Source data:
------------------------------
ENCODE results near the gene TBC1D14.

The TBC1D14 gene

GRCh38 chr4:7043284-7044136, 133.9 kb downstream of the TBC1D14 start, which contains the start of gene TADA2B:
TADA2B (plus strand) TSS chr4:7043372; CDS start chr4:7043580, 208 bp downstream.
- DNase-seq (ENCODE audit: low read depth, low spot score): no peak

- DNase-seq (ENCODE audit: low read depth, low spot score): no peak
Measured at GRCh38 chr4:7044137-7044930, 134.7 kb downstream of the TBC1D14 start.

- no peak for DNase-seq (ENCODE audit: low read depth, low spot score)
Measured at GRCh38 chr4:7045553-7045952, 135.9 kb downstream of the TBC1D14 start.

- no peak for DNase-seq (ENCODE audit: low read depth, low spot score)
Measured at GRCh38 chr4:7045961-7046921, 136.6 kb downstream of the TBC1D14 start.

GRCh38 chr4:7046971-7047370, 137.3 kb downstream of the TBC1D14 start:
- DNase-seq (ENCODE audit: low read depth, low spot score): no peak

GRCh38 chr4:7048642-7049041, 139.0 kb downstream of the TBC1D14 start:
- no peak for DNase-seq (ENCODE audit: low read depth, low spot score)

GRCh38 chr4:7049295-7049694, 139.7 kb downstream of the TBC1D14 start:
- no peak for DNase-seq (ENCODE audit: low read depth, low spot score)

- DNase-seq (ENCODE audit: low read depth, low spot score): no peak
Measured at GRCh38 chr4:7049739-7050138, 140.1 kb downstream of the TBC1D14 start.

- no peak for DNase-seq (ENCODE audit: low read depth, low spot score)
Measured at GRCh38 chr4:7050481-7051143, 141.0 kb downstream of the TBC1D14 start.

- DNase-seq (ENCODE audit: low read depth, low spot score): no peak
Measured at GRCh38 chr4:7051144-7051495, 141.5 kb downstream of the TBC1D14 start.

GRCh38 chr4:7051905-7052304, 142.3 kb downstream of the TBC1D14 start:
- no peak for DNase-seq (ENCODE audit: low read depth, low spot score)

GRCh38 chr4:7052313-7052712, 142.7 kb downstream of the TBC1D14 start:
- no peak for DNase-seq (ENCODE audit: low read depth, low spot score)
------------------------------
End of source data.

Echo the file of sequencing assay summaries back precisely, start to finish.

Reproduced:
ENCODE results near the gene TBC1D14.

The TBC1D14 gene

GRCh38 chr4:7043284-7044136, 133.9 kb downstream of the TBC1D14 start, which contains the start of gene TADA2B:
TADA2B (plus strand) TSS chr4:7043372; CDS start chr4:7043580, 208 bp downstream.
- DNase-seq (ENCODE audit: low read depth, low spot score): no peak

- DNase-seq (ENCODE audit: low read depth, low spot score): no peak
Measured at GRCh38 chr4:7044137-7044930, 134.7 kb downstream of the TBC1D14 start.

- no peak for DNase-seq (ENCODE audit: low read depth, low spot score)
Measured at GRCh38 chr4:7045553-7045952, 135.9 kb downstream of the TBC1D14 start.

- no peak for DNase-seq (ENCODE audit: low read depth, low spot score)
Measured at GRCh38 chr4:7045961-7046921, 136.6 kb downstream of the TBC1D14 start.

GRCh38 chr4:7046971-7047370, 137.3 kb downstream of the TBC1D14 start:
- DNase-seq (ENCODE audit: low read depth, low spot score): no peak

GRCh38 chr4:7048642-7049041, 139.0 kb downstream of the TBC1D14 start:
- no peak for DNase-seq (ENCODE audit: low read depth, low spot score)

GRCh38 chr4:7049295-7049694, 139.7 kb downstream of the TBC1D14 start:
- no peak for DNase-seq (ENCODE audit: low read depth, low spot score)

- DNase-seq (ENCODE audit: low read depth, low spot score): no peak
Measured at GRCh38 chr4:7049739-7050138, 140.1 kb downstream of the TBC1D14 start.

- no peak for DNase-seq (ENCODE audit: low read depth, low spot score)
Measured at GRCh38 chr4:7050481-7051143, 141.0 kb downstream of the TBC1D14 start.

- DNase-seq (ENCODE audit: low read depth, low spot score): no peak
Measured at GRCh38 chr4:7051144-7051495, 141.5 kb downstream of the TBC1D14 start.

GRCh38 chr4:7051905-7052304, 142.3 kb downstream of the TBC1D14 start:
- no peak for DNase-seq (ENCODE audit: low read depth, low spot score)

GRCh38 chr4:7052313-7052712, 142.7 kb downstream of the TBC1D14 start:
- no peak for DNase-seq (ENCODE audit: low read depth, low spot score)